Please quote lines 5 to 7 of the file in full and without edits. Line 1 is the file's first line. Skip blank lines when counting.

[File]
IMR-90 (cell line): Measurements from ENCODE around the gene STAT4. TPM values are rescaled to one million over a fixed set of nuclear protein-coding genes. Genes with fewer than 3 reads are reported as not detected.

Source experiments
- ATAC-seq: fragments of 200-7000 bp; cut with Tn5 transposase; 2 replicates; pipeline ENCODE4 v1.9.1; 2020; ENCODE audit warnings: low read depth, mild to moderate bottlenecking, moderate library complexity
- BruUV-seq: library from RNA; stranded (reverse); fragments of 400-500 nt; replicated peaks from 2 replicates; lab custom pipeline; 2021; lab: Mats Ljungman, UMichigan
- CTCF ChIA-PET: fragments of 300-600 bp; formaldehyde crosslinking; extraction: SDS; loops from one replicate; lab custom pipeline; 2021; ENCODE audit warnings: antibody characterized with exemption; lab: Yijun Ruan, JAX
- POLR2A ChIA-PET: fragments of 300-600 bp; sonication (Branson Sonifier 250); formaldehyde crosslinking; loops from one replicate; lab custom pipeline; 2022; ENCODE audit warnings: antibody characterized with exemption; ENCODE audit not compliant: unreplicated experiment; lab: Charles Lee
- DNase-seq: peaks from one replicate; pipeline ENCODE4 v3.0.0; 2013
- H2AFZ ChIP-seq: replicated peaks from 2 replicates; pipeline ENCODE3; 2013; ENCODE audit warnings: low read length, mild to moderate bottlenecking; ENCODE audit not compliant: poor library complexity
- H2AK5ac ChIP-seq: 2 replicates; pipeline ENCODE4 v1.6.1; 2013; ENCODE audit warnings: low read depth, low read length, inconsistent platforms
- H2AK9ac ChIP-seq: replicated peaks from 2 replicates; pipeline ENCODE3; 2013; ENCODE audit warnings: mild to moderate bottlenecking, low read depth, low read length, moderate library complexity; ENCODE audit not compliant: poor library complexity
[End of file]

- CTCF ChIA-PET: fragments of 300-600 bp; formaldehyde crosslinking; extraction: SDS; loops from one replicate; lab custom pipeline; 2021; ENCODE audit warnings: antibody characterized with exemption; lab: Yijun Ruan, JAX
- POLR2A ChIA-PET: fragments of 300-600 bp; sonication (Branson Sonifier 250); formaldehyde crosslinking; loops from one replicate; lab custom pipeline; 2022; ENCODE audit warnings: antibody characterized with exemption; ENCODE audit not compliant: unreplicated experiment; lab: Charles Lee
- DNase-seq: peaks from one replicate; pipeline ENCODE4 v3.0.0; 2013